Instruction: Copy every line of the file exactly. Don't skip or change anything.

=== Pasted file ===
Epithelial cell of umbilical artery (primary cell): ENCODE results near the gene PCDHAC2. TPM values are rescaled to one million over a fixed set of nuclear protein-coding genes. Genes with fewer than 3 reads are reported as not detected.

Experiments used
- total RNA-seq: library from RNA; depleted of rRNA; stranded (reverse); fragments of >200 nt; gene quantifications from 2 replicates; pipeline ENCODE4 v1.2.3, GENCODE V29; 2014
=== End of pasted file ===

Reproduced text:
Epithelial cell of umbilical artery (primary cell): ENCODE results near the gene PCDHAC2. TPM values are rescaled to one million over a fixed set of nuclear protein-coding genes. Genes with fewer than 3 reads are reported as not detected.

Experiments used
- total RNA-seq: library from RNA; depleted of rRNA; stranded (reverse); fragments of >200 nt; gene quantifications from 2 replicates; pipeline ENCODE4 v1.2.3, GENCODE V29; 2014